When her husband passed away 10 years ago, Annah Kashiri was determined to do whatever might be necessary to take care of and educate her three children.
With the help of the USAID’s Productive Agriculture Project gathered her strength and took over the running of the 10-hectare family farm that specialised in growing tobacco and maize.
The project was implemented by the Zimbabwe Rural Resources Centre (ZRRC) in 2012. The project manager, Farai Sithole, told this reporter that an important component of the organisation’s approach was and is to address the lack of access to financial services, a challenge many farmers face.
“As part of our mechanisation and finance activity, the Productive Agriculture Project works with local farmers to connect them to financial resources. With support, smallholders gain a foothold and discover new ways of improving their farming practices and productivity, including the use of modern equipment like tractors,” said Sithole.
The project has so far provided grants to 10 male and female farmers in Mutare district for 25% percent of the tractor’s value. Sithole explained: “This project has helped farmers to access loans from regional micro finance institutions. The grant’s terms oblige farmers to pay 50% of the total cost and retain a minimum of 25% as a loan from a local bank.”
As a widow, Kashiri was faced with one challenge after another. The farm lacked good-quality agricultural machinery. Her husband had left an old malfunctioning tractor behind that was not powerful enough to plough an entire field. As a result she kept falling behind in the season.
But thanks to assistance from the project she was able to apply for the tractor grant, which supports farmers to obtain good-quality tractors. After a competitive selection process, Kashiri was awarded a project grant and in January 2013 bought a new tractor MTZ-82 for $15,800.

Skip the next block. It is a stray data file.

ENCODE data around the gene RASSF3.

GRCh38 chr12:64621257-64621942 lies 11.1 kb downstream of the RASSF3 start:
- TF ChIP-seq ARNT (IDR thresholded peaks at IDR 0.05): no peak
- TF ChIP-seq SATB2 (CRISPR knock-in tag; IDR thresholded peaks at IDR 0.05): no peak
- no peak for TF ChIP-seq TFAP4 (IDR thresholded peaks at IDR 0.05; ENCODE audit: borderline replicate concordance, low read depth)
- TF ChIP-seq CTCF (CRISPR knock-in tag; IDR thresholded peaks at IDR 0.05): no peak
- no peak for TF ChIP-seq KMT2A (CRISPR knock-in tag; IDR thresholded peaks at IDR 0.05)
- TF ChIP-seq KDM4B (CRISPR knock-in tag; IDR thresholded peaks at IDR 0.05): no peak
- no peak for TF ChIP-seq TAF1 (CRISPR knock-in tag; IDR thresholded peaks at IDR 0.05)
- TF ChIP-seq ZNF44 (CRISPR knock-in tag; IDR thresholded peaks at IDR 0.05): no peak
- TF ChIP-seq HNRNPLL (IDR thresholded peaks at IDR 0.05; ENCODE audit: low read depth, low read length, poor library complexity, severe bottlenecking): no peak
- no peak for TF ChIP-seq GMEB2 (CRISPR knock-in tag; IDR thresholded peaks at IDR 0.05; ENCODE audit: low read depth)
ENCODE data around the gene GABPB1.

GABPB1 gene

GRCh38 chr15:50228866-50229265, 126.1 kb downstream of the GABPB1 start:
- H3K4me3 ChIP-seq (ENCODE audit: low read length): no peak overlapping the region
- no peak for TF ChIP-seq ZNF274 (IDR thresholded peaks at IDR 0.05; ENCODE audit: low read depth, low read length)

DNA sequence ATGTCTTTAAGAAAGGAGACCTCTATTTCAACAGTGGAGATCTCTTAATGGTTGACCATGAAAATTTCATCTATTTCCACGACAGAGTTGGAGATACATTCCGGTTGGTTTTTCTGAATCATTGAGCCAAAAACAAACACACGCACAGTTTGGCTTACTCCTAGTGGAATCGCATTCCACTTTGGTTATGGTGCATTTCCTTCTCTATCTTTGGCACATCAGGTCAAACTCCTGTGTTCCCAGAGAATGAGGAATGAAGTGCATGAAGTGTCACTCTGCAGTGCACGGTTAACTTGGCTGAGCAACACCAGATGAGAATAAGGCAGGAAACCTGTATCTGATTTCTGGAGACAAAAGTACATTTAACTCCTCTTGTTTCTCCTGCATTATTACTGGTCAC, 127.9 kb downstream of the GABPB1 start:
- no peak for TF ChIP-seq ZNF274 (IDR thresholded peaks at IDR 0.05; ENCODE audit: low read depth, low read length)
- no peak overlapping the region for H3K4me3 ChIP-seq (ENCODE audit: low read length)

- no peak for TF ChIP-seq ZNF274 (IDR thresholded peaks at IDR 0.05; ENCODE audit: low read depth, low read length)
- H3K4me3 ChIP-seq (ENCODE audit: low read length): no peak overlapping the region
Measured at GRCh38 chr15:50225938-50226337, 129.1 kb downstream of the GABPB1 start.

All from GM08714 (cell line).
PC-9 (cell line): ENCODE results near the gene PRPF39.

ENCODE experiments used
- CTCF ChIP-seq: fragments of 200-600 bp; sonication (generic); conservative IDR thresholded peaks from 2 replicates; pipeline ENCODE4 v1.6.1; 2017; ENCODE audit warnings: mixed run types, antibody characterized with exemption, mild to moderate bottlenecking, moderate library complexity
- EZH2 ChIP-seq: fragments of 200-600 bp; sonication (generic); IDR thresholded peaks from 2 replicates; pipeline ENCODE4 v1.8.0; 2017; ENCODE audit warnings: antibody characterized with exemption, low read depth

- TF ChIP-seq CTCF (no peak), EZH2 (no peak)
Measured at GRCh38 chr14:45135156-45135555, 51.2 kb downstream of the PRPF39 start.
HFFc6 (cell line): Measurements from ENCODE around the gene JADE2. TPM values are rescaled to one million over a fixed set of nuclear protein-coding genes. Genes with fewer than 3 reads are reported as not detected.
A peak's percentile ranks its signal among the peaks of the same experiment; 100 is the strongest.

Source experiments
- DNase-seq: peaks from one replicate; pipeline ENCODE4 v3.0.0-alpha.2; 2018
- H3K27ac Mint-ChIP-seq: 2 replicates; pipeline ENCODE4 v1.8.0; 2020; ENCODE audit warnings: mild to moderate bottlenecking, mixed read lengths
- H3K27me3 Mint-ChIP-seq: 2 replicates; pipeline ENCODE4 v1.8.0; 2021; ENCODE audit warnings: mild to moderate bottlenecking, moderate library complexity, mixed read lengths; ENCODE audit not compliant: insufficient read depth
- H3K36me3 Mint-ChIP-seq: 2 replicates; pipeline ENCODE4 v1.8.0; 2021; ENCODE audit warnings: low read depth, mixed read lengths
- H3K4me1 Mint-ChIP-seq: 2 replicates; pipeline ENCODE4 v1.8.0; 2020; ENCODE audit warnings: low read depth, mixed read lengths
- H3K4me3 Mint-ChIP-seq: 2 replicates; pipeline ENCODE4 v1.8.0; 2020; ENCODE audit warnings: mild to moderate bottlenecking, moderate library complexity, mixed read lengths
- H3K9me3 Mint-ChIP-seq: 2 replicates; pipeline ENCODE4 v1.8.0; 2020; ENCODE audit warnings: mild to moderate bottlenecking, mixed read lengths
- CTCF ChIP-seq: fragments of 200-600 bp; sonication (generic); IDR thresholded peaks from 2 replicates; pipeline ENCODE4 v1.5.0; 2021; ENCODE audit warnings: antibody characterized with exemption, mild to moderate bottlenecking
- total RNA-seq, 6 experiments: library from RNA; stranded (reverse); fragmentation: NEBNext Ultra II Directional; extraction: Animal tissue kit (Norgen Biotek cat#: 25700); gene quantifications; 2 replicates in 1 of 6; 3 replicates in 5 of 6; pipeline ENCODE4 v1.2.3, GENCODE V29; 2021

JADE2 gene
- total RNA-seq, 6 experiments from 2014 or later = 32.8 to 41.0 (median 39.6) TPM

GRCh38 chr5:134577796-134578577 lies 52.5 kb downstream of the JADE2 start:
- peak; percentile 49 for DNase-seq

“The access to finance opened up a world of opportunity for me,” she said. Despite the time dedicated to raising her three children, she remains an active, hard-working farmer. With her success on the field she is described as the model of a woman who has overcome challenging rural conditions.
Since Kashiri purchased the tractor, life for her and her family has changed. She now efficiently ploughs entire fields on her farm and also provides services to her neighbours.
She hopes to increase the productivity of her own and nearby farms. “Things have changed greatly. I am now producing better quality tobacco and I want to give credit to the project that opened doors for better farming opportunities,” she said.
She also hires out the tractor to other farms, thereby earning additional income. “I know that other farmers, using my new tractor, will have a better harvest and better living conditions for their families,” said Kashiri.
Two years after the project began, the economic benefits to the community are evident. More arable land is being planted and higher tobacco and maize yields are being realised.
For Kashiri and others the tractor also provides much-needed transport for produce to local markets and raw materials like seeds, fertiliser and timber to homesteads.
The Agriculture Extension Office in the district, Claris Ndiweni, said the tractor was a real boon to farming and permanent agriculture in the area.
It has provided an important service to the surrounding farmers as well as they hire the tractor for a small fee to plough, harvest, fertilize or for transport.Post published in: Gender Equality